Houdini - Houdini versus ‘Margery’ the medium 04
Type of Spiritual Experience
Walter possessed Margery for the purposes of exposing Houdini's activities
A description of the experience
"Margery" the medium / by J. Malcolm Bird.
CHAPTER XLIX WALTER VS. HOUDINI
There had been much alternation between light and darkness, and all persons present had been in and out of the room. The bell-box was on the floor, at Margery's left, outside her cage. She had been uninterruptedly in the cage; whatever the case with others, she had had no opportunity to tamper with the bell-box. Some of her friends individually may have had such opportunity; collectively they had certainly had it, for they had been alone in the room during their preliminary sitting.
Prior to the sitting, the bell-box had been rung often, by everybody, and it was then in its usual order. With committee sitters now in place for their second attack, Houdini released a hand and again rang it, to verify that it was operative. This was in red light. Houdini had often rung the bell, and is chargeable with knowledge of the pressure normally required to do it. It rang when he pressed it and he reported nothing eccentric in its action. From this moment the box was inaccessible to any other person in the room; if it is now found to have been tampered with, Houdini is in the position of the last person who saw the murdered man alive.
Within less than two minutes Walter's voice was heard.
The conversation cannot be given word for word, because it was not so recorded. It can, however, be reproduced with very large accuracy, from the combined memories of those present:
Walter: Houdini, have you got the mark just right? You think you're smart, don't you? How much are they paying you for stopping phenomena here?
Houdini: I don't know what you're talking about; it's costing me $2,500 a week to be here.
Walter: Where did you turn down a $2,500 contract in August?
Houdini: In Buffalo.
Walter: You had no work for all this week. How much are you getting for stopping these phenomena?
Comstock: What do you mean by this, Walter? This isn't psychic research.
Walter: Comstock, you take that box out into white light, examine it, and report back. You'll see fast enough what I mean.
Comstock did as instructed. Tucked down into the angle between the contact boards he found a rubber eraser, off the end of a pencil. It did not make the bell wholly inoperative; but Comstock estimated that it required about four times the usual pressure to ring it.
Nobody was asked whether he had put the eraser there; nobody seemed to know just what to do next—except Houdini, who at once volunteered that he had not done it. No further evidence was ever got. That which I have cited shows obvious and clean-cut opportunity for Houdini to have placed the obstruction. The fact that the bell was not wholly out of action suggests that it was placed in a hurry, as by such a trick, and not carefully and at leisure. That, under the given conditions, Houdini could do what was done he would be the first to insist. No equal opportunity can be shown for anybody else. And in view of Houdini's failure to report difficulty in ringing the bell, we are entitled to some assumption that, when he made this "test," either the obstruction was not in place, or it was there and he knew it was there.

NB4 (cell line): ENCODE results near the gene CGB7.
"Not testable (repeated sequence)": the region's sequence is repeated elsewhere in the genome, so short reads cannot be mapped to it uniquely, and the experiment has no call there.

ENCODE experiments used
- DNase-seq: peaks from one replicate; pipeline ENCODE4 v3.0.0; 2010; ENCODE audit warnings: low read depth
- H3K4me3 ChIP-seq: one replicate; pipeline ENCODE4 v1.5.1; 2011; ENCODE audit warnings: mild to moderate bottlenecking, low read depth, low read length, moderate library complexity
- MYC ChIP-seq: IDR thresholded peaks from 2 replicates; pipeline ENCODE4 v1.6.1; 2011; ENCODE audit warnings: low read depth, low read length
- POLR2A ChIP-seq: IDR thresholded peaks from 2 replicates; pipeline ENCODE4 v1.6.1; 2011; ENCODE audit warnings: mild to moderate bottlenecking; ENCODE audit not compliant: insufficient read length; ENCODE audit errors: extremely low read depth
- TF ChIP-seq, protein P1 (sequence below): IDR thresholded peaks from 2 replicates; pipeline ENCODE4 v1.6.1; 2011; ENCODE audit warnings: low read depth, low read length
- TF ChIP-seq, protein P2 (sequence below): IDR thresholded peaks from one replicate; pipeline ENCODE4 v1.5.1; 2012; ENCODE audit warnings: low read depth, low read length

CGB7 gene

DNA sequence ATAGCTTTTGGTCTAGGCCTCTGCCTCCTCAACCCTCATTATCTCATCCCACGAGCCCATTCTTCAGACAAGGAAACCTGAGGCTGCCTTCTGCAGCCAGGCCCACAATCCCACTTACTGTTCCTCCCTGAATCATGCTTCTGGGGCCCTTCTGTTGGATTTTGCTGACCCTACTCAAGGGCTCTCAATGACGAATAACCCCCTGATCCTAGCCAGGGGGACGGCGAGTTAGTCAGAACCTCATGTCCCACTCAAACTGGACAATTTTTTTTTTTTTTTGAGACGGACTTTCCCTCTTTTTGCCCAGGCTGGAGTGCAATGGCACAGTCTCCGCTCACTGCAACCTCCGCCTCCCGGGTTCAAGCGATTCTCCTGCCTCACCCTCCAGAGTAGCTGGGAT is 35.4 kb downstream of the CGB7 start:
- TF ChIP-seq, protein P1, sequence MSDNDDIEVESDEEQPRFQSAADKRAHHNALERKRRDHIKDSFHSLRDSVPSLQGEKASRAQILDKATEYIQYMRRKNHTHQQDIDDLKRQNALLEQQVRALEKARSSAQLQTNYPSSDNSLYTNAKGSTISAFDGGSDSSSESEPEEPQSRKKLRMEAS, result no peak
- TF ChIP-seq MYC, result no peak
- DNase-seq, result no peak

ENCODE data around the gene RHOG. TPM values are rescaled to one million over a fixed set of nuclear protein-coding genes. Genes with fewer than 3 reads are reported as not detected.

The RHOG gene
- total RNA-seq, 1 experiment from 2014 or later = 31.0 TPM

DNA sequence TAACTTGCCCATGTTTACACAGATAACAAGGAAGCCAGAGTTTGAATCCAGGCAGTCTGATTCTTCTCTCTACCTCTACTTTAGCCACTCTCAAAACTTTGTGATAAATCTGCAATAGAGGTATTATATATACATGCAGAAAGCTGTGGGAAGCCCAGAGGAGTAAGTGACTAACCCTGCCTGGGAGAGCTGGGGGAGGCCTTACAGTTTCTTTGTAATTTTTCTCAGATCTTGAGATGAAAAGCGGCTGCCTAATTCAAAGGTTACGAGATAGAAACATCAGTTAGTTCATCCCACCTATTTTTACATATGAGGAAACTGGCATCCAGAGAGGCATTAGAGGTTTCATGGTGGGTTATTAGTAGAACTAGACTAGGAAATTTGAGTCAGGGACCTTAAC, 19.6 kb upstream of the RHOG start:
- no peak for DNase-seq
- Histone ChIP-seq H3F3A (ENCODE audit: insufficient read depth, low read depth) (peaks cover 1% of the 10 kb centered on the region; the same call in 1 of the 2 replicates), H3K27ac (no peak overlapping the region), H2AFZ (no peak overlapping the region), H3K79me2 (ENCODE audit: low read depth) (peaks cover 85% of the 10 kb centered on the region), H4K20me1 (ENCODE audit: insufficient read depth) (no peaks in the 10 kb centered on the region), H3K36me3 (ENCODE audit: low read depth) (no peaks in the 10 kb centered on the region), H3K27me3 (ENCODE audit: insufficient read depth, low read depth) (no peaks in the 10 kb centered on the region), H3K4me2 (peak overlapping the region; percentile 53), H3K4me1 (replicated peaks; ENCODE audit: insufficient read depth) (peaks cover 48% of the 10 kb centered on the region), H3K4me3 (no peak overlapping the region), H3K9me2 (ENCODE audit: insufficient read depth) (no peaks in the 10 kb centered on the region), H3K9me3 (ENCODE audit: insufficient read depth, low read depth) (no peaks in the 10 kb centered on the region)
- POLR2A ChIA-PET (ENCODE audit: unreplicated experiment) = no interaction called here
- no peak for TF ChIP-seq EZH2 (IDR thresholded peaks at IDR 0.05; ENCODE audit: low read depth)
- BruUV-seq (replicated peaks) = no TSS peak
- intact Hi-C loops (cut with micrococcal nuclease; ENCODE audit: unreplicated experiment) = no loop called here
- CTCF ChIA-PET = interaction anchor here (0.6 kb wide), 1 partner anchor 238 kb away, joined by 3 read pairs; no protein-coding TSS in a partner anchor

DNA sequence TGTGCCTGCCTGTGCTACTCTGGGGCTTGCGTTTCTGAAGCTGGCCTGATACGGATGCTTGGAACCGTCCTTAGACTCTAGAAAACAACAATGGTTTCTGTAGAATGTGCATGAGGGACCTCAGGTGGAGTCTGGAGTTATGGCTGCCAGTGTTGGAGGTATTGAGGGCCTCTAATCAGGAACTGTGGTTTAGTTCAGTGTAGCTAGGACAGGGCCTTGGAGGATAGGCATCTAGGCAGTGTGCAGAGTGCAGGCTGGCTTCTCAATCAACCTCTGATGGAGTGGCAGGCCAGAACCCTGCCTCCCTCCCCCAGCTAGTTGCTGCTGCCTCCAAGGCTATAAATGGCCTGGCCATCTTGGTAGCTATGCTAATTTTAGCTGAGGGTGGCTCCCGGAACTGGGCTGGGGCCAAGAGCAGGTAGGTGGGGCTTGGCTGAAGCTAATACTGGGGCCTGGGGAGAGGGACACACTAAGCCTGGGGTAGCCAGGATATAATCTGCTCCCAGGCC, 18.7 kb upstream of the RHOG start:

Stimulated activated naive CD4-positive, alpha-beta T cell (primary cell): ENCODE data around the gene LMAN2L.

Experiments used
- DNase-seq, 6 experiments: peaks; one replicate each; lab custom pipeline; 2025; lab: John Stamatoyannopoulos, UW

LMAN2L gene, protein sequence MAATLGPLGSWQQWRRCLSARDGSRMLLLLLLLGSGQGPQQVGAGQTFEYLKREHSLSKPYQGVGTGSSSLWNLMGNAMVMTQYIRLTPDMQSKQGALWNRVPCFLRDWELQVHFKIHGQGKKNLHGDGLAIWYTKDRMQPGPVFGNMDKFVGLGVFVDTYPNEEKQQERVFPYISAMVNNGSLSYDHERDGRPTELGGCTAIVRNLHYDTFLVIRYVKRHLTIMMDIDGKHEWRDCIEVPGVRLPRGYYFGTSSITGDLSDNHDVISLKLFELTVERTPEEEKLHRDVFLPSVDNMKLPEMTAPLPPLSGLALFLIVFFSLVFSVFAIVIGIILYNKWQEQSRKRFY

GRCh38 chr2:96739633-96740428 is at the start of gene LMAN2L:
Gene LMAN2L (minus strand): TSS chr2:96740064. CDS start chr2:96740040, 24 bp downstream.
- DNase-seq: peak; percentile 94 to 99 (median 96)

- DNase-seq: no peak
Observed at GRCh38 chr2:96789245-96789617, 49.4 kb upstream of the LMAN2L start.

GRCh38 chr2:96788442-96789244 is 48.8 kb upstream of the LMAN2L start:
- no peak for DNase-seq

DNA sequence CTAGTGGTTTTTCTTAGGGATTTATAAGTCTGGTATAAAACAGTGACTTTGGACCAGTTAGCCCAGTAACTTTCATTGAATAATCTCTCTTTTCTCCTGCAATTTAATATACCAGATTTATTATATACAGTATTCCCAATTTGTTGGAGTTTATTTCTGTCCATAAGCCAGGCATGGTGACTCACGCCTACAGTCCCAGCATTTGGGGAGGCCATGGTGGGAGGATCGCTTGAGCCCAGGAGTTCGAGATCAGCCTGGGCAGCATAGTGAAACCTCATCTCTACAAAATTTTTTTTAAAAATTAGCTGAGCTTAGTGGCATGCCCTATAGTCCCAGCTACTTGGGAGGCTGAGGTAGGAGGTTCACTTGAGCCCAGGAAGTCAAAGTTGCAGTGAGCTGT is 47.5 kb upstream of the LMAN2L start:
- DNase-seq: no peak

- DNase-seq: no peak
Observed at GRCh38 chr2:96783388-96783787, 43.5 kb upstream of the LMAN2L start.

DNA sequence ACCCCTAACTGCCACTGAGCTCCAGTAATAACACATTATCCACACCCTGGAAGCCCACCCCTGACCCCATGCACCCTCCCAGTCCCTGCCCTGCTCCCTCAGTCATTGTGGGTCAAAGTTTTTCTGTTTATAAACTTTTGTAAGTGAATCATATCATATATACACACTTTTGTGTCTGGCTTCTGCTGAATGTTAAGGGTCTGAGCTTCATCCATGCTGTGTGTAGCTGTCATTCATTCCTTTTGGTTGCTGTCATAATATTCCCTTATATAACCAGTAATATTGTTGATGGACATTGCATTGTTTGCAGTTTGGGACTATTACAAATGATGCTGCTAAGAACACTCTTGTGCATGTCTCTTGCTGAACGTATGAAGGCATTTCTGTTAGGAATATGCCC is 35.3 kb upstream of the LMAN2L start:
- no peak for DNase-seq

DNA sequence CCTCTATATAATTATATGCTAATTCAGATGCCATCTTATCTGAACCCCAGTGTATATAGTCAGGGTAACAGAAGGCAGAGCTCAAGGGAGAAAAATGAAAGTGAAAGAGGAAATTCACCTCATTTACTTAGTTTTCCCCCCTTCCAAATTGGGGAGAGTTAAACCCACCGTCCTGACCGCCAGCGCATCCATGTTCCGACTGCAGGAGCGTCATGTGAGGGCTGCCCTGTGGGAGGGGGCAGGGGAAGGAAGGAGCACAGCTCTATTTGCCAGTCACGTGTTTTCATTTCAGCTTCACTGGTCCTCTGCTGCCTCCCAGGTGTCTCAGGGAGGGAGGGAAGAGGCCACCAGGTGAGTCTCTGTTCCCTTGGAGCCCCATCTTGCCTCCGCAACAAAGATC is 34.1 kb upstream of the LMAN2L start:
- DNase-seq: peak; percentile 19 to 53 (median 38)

Following this seance, the committee for once insisted on a course of action, demanding that the top of the medium's cage be properly secured. Next morning Houdini and Collins added padlocks and staples to the cage doors, doing the work in the seance room, behind locked doors. Conant has been so long in Comstock's employ that he has access to his apartment at all times, and carries a key for this purpose. On the morning to which we have now come, he had business in the apartment, and as naturally as anything could be he let himself in with the key, without ringing. The telephone sounded as he entered, and he stepped across the hall to answer it, the act bringing him close to the door behind which Houdini and Collins were at work. The door burst open and Houdini catapulted out of the room, in violent language denouncing Conant as a spy whom he had caught eavesdropping in Margery's interest.
By reporting the incident to Comstock with a demand for Conant's dismissal he proved that the accusation was not merely a matter of nerves and hot blood—and also, he got himself roundly laughed at. The episode reinforces the strong presumption already existing that there was something radically wrong about that "fraud-proof" cage; and it throws strong light upon Houdini's penchant for promiscuous suspicions and charges.
I have indicated that I myself became a victim of this, but I have not indicated a tithe of the things Houdini says of me. In his pink pamphlet he gives me so much space that Mrs. Bird, on reading the document, wanted to know whether it was an "exposure" of Margery or of me. If I say that in most matters of detail and all of principle his allegations against me are fictitious, and have been denied by Munn and by committee members who are in a position to know the facts, I shall have met his silly charges as far as is necessary or appropriate in a volume that revolves neither about him nor about me.